Romance and Adventure on the High Seas
Far beneath the waves
A land cries out for freedom
One hero answers
Chapter 1. At the Outset
I've always liked sleeping outdoors. When the weather is nice, as it so often is on Outset Island, there isn't really anything keeping you inside. So I sneak outside and stare at the stars until I fall asleep. I like to pretend I'm sailing off into that sea of stars, away from Outset.
Don't get me wrong, I like Outset, it's just not where I want to spend the rest of my life. It's a great place to raise kids or retire, but there's nothing to do here. It's not a place for a young man looking to find his niche in life.
Not that I'm a young man exactly, yet. You're considered a man when you turn twelve but, come on, we all know that a twelve-year-old is not capable of taking care of himself or anyone else.
Or at least, that's what I thought back then... But it's amazing the kinds of things even a twelve-year-old can accomplish, if he has a good enough reason.
That morning, the morning, I remember I was dreaming. I saw a country putting their fate in the hands of gods and heroes, and drowning. I got this feeling, like I wanted to help those people, but at the same time I wanted to smack some sense into them. You don't expect gods to save you! You get out there and save yourself!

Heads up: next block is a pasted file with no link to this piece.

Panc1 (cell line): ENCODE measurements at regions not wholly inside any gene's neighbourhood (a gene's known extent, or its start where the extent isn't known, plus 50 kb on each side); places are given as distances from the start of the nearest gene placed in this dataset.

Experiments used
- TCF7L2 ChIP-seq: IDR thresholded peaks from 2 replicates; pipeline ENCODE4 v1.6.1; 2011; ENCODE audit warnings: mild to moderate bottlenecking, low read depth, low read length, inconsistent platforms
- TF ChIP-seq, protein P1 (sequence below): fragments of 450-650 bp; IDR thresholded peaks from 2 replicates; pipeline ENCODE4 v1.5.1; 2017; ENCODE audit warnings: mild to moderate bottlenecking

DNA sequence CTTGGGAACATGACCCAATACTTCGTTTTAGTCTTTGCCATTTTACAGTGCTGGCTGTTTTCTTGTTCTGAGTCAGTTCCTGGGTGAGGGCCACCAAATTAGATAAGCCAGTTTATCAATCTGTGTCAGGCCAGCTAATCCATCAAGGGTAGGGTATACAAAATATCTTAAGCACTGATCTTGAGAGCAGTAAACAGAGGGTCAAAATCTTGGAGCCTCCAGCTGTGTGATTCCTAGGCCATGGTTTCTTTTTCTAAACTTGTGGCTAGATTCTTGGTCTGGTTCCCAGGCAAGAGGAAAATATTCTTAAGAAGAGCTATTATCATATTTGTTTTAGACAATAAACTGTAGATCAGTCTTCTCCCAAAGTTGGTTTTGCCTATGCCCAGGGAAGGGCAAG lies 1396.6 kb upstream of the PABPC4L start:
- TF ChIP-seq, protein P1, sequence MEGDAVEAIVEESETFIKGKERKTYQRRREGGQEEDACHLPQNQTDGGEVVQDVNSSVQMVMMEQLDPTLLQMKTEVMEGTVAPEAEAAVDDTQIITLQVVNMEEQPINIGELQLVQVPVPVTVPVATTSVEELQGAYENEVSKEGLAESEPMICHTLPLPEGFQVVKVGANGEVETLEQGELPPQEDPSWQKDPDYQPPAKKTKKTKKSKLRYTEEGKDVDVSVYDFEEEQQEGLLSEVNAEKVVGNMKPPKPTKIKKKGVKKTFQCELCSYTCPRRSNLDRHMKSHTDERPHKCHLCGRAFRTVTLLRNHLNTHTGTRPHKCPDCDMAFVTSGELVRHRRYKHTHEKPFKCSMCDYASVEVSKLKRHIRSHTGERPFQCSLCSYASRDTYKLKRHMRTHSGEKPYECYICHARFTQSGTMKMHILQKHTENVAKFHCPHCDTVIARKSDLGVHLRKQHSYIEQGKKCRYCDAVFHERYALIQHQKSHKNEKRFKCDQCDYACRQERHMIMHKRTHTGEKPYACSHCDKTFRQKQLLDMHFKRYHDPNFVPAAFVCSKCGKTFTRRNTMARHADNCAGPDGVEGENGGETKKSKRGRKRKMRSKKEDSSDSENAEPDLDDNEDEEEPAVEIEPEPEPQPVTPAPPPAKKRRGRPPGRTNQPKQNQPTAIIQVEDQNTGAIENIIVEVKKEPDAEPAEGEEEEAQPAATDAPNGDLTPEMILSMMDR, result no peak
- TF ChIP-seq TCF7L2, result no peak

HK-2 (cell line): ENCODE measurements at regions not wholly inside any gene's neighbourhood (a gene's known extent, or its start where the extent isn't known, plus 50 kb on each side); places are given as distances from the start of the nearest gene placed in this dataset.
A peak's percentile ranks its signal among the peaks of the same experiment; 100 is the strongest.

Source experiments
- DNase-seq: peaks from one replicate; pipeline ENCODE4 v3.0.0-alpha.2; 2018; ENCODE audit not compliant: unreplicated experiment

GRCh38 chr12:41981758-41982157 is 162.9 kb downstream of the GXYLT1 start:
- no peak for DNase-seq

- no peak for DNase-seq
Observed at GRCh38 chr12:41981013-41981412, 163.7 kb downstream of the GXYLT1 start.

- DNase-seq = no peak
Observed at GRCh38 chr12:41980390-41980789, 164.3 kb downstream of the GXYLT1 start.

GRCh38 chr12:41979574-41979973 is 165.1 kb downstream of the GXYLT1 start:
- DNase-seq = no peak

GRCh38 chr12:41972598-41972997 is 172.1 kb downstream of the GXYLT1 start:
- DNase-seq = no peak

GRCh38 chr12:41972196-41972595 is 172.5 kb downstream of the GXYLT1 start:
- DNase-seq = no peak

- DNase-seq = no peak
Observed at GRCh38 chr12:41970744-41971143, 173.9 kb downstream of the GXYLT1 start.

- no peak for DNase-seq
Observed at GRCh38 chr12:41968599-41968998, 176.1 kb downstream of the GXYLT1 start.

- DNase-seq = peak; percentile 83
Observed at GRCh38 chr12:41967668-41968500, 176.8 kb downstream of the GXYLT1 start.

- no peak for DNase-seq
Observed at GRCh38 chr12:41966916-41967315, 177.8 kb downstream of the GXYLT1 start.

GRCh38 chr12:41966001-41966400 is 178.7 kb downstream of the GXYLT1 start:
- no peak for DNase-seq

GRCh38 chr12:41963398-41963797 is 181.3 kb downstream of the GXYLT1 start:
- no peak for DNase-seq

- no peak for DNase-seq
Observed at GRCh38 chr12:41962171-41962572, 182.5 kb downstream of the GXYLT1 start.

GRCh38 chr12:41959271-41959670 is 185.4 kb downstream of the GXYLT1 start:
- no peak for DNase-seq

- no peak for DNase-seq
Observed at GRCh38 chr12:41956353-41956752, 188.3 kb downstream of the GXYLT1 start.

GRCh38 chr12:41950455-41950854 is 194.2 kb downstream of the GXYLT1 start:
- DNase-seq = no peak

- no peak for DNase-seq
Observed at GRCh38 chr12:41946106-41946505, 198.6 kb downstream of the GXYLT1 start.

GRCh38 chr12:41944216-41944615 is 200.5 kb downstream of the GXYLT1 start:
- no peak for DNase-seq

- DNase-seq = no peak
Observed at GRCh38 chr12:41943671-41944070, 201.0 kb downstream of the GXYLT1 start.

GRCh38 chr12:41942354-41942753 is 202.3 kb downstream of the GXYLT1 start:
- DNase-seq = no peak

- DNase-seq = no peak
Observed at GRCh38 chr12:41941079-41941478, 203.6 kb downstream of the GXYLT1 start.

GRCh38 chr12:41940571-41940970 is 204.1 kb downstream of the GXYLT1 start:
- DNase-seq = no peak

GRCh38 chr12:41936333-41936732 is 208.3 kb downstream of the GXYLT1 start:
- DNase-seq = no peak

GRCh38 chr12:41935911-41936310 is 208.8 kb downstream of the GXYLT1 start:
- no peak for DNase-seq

It wasn't until long after I awoke that I realized my dream was surprising similar to a story my Grandma had told me once.
Actually, I had been so deep in sleep that it took me a minute to even realize where I was and what was going on. Aryll stood in front of me, smiling in that cute little way of hers. She's so much smarter than I remember being at her age. I always get the feeling she's the one taking care of me, instead of vice versa.
Then again, I do suffer from what my Grandma likes to call "common sense issues." Sometimes jumping off of high stuff seems like a really good idea!